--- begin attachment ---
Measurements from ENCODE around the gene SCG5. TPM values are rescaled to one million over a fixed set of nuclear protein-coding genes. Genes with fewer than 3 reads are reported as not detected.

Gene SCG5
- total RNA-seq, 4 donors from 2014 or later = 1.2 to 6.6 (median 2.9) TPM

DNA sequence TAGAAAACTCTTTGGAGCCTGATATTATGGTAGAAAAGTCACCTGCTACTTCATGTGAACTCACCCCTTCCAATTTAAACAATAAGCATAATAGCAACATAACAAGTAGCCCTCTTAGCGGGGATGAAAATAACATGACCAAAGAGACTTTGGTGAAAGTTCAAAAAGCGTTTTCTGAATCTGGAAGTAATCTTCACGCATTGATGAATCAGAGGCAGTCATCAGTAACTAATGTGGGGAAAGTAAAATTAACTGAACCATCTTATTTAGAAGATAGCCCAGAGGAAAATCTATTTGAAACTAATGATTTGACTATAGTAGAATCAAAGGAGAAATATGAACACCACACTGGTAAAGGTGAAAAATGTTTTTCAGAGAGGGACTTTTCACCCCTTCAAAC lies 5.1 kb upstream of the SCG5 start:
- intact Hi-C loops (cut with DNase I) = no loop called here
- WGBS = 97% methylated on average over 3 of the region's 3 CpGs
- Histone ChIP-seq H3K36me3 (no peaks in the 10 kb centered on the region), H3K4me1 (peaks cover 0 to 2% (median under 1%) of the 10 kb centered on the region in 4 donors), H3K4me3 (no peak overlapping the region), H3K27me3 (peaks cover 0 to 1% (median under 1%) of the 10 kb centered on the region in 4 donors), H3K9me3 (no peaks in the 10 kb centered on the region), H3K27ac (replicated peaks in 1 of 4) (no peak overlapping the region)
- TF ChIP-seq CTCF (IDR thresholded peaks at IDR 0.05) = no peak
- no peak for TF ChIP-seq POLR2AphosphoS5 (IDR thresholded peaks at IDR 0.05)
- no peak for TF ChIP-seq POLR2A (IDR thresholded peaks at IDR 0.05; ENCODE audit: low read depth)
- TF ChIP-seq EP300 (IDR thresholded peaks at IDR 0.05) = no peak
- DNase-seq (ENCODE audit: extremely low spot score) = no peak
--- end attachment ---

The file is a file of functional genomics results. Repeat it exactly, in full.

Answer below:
Measurements from ENCODE around the gene SCG5. TPM values are rescaled to one million over a fixed set of nuclear protein-coding genes. Genes with fewer than 3 reads are reported as not detected.

Gene SCG5
- total RNA-seq, 4 donors from 2014 or later = 1.2 to 6.6 (median 2.9) TPM

DNA sequence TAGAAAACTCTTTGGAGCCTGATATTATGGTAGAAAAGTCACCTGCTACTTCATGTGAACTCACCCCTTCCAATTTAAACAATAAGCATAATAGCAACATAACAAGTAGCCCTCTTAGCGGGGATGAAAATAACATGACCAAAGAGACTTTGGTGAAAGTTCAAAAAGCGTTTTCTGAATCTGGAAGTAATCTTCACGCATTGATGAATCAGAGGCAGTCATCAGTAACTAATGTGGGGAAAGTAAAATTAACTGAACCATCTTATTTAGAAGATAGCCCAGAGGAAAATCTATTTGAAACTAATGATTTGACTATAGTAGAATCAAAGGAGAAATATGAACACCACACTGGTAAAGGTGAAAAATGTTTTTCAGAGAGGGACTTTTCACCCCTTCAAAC lies 5.1 kb upstream of the SCG5 start:
- intact Hi-C loops (cut with DNase I) = no loop called here
- WGBS = 97% methylated on average over 3 of the region's 3 CpGs
- Histone ChIP-seq H3K36me3 (no peaks in the 10 kb centered on the region), H3K4me1 (peaks cover 0 to 2% (median under 1%) of the 10 kb centered on the region in 4 donors), H3K4me3 (no peak overlapping the region), H3K27me3 (peaks cover 0 to 1% (median under 1%) of the 10 kb centered on the region in 4 donors), H3K9me3 (no peaks in the 10 kb centered on the region), H3K27ac (replicated peaks in 1 of 4) (no peak overlapping the region)
- TF ChIP-seq CTCF (IDR thresholded peaks at IDR 0.05) = no peak
- no peak for TF ChIP-seq POLR2AphosphoS5 (IDR thresholded peaks at IDR 0.05)
- no peak for TF ChIP-seq POLR2A (IDR thresholded peaks at IDR 0.05; ENCODE audit: low read depth)
- TF ChIP-seq EP300 (IDR thresholded peaks at IDR 0.05) = no peak
- DNase-seq (ENCODE audit: extremely low spot score) = no peak